About the lecture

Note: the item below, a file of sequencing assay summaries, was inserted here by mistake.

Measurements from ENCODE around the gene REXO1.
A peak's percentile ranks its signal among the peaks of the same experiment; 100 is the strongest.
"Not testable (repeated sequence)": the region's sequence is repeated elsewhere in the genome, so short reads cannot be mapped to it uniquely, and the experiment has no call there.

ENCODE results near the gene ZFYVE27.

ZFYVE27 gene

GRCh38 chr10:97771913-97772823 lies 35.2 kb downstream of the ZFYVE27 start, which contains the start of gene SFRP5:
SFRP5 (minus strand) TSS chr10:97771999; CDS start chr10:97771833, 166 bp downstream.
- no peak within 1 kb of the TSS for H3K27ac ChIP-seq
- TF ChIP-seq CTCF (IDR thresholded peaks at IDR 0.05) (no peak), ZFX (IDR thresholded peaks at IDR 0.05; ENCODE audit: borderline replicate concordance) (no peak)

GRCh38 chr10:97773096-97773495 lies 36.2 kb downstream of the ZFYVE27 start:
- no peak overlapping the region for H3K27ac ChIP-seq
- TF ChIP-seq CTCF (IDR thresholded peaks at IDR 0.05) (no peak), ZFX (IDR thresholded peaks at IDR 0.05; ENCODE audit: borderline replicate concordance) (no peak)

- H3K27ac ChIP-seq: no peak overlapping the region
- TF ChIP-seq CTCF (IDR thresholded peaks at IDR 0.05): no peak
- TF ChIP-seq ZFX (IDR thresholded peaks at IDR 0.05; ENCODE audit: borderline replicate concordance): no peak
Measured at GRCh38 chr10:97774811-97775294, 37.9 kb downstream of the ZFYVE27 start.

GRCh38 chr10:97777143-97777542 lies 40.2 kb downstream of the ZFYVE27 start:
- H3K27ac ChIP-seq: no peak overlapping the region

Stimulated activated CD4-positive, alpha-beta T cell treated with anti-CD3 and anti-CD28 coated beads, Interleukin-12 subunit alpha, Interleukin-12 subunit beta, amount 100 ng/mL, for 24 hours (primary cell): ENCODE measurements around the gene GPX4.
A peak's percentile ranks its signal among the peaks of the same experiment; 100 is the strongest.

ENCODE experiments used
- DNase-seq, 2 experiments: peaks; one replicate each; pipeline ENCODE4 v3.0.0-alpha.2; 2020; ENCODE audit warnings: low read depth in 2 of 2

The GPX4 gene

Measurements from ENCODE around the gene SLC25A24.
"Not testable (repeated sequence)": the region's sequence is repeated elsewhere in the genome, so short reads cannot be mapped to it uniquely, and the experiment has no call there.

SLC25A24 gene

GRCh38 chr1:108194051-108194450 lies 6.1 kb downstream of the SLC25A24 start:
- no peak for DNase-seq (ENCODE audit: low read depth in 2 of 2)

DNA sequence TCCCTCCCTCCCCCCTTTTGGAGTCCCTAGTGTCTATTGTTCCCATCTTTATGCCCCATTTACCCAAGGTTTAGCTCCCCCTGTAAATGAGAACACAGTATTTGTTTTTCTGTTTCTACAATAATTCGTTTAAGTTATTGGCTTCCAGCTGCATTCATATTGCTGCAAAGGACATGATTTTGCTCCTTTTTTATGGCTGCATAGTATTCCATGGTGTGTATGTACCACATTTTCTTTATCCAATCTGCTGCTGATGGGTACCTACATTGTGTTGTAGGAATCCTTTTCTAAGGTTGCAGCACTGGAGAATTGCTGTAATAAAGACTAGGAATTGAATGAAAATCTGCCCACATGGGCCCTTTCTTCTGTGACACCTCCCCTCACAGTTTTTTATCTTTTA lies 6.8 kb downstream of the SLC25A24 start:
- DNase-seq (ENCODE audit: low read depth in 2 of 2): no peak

High-throughput sequencing has uncovered a tremendous complexity of mammalian transcription. However, whereas many studies have been dedicated to the mapping of alternative promoters and to their functional exploration, the equally large diversity of polyadenylation sites has been much less studied. Alternative polyadenylation seems to be linked to basic cellular programs: the length of 3' untranslated regions (3' UTRs) increases during cell differentiation and decreases upon lymphocyte activation or malignant transformation. Strikingly, the upstream regulators or the functional relevance of 3' UTR forms are poorly understood. To fill this gap, our group has developed methods for mapping and analyzing the usage of pre-mRNA 3' ends in a broad range of conditions. We have thereby found that the cleavage factor I, a core component of the cleavage and polyadenylation machinery in humans, is a key regulator of 3' UTR lengths. We have further characterized the role of the heterogeneous ribonucleoprotein C in polyadenylation, and found that it appears to have far-reaching consequences on the localization of the proteins that are encoded by the regulated transcripts. Currently, we develop methods to further explore the functions of transcripts forms that result from alternative choices of polyadenylation sites, particularly in the context of human cancers.